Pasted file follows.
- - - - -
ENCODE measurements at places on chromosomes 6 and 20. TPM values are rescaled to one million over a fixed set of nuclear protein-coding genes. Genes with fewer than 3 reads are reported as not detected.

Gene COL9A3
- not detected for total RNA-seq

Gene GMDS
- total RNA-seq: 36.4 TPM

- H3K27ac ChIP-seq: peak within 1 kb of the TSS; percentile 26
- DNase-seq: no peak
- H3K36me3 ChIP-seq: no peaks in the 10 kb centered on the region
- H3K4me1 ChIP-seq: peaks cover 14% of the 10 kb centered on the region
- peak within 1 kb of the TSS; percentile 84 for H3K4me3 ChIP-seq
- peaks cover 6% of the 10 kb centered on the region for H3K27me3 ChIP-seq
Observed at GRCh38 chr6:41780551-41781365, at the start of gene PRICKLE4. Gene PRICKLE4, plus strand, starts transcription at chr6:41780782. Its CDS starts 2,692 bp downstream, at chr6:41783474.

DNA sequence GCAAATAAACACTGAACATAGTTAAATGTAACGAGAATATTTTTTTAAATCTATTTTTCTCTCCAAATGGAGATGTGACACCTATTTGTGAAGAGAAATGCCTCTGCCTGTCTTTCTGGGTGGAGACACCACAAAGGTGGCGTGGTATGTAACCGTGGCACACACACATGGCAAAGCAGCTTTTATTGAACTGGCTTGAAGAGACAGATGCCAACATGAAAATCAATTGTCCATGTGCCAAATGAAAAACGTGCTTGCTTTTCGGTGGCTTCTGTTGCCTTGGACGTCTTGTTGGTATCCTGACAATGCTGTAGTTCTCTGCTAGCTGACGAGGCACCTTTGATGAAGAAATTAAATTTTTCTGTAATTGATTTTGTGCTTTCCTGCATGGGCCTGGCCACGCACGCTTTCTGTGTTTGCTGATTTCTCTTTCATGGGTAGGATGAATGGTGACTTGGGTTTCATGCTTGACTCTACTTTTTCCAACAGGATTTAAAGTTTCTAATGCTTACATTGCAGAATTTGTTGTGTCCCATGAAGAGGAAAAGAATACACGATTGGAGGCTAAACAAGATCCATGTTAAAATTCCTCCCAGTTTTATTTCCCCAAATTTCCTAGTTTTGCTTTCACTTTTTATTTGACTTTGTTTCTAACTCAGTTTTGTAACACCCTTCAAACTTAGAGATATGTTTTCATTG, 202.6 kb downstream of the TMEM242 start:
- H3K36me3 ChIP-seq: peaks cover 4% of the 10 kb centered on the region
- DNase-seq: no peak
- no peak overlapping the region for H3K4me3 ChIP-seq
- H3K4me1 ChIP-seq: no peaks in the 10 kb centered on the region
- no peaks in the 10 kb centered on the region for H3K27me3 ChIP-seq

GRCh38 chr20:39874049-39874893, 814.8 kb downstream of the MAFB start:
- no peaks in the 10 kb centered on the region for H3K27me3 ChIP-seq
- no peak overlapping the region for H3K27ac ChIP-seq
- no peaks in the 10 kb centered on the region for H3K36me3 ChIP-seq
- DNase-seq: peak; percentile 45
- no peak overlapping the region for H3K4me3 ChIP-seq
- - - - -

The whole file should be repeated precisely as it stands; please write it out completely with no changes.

ENCODE measurements at places on chromosomes 6 and 20. TPM values are rescaled to one million over a fixed set of nuclear protein-coding genes. Genes with fewer than 3 reads are reported as not detected.

Gene COL9A3
- not detected for total RNA-seq

Gene GMDS
- total RNA-seq: 36.4 TPM

- H3K27ac ChIP-seq: peak within 1 kb of the TSS; percentile 26
- DNase-seq: no peak
- H3K36me3 ChIP-seq: no peaks in the 10 kb centered on the region
- H3K4me1 ChIP-seq: peaks cover 14% of the 10 kb centered on the region
- peak within 1 kb of the TSS; percentile 84 for H3K4me3 ChIP-seq
- peaks cover 6% of the 10 kb centered on the region for H3K27me3 ChIP-seq
Observed at GRCh38 chr6:41780551-41781365, at the start of gene PRICKLE4. Gene PRICKLE4, plus strand, starts transcription at chr6:41780782. Its CDS starts 2,692 bp downstream, at chr6:41783474.

DNA sequence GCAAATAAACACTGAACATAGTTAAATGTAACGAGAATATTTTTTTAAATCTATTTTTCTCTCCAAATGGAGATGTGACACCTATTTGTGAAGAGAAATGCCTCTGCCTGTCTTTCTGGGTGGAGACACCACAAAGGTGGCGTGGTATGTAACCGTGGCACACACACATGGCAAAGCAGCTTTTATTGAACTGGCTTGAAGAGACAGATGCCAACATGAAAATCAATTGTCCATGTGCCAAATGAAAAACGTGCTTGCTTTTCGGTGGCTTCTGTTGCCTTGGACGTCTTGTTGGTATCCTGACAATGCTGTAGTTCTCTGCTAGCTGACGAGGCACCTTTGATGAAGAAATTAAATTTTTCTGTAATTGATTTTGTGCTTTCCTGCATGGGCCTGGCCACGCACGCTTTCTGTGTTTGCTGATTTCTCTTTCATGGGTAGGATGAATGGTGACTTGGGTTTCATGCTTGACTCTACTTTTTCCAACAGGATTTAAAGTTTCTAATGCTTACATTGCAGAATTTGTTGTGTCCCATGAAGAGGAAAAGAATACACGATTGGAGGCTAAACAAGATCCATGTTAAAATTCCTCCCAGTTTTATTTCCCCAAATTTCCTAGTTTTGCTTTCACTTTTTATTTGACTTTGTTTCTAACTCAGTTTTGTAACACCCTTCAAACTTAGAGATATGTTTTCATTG, 202.6 kb downstream of the TMEM242 start:
- H3K36me3 ChIP-seq: peaks cover 4% of the 10 kb centered on the region
- DNase-seq: no peak
- no peak overlapping the region for H3K4me3 ChIP-seq
- H3K4me1 ChIP-seq: no peaks in the 10 kb centered on the region
- no peaks in the 10 kb centered on the region for H3K27me3 ChIP-seq

GRCh38 chr20:39874049-39874893, 814.8 kb downstream of the MAFB start:
- no peaks in the 10 kb centered on the region for H3K27me3 ChIP-seq
- no peak overlapping the region for H3K27ac ChIP-seq
- no peaks in the 10 kb centered on the region for H3K36me3 ChIP-seq
- DNase-seq: peak; percentile 45
- no peak overlapping the region for H3K4me3 ChIP-seq